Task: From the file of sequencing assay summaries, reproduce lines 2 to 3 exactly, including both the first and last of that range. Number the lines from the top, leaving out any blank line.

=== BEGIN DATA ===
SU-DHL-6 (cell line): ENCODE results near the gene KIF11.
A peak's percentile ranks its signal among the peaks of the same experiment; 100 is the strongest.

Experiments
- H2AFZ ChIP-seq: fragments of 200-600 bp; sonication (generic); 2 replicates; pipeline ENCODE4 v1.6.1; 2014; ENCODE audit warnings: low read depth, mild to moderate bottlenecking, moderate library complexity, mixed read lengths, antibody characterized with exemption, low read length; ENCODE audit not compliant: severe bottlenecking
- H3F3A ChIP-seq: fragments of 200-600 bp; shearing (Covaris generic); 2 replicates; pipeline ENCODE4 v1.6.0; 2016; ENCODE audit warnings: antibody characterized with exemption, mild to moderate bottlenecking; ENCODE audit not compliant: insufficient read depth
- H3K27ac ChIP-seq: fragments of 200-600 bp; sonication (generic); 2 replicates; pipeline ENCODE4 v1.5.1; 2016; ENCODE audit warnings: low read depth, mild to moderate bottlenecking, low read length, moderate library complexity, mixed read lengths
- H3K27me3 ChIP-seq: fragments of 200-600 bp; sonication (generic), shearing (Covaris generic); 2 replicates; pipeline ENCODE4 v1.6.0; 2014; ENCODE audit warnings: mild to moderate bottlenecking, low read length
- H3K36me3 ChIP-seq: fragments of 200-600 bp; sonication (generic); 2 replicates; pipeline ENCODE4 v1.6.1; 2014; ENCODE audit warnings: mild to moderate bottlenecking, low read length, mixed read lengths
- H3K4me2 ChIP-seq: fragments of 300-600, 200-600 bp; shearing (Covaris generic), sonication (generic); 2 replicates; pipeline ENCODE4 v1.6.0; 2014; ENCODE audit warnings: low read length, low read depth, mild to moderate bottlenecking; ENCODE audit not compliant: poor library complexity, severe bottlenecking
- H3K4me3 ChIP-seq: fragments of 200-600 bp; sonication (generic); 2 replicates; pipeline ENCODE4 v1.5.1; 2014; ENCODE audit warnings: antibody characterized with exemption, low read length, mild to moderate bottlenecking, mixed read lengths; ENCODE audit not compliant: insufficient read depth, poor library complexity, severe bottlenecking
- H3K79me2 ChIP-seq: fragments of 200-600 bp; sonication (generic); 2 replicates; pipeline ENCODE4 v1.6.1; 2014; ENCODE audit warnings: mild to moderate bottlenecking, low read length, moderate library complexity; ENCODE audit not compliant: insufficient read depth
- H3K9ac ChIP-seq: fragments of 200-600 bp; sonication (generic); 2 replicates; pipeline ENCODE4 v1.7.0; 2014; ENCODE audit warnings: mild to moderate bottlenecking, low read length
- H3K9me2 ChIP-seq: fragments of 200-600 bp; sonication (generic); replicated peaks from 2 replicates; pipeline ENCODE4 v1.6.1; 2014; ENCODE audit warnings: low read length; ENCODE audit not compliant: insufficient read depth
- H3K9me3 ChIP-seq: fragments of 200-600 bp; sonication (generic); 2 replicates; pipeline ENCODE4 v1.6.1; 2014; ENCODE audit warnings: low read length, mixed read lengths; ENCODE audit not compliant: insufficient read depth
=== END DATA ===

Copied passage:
A peak's percentile ranks its signal among the peaks of the same experiment; 100 is the strongest.

Experiments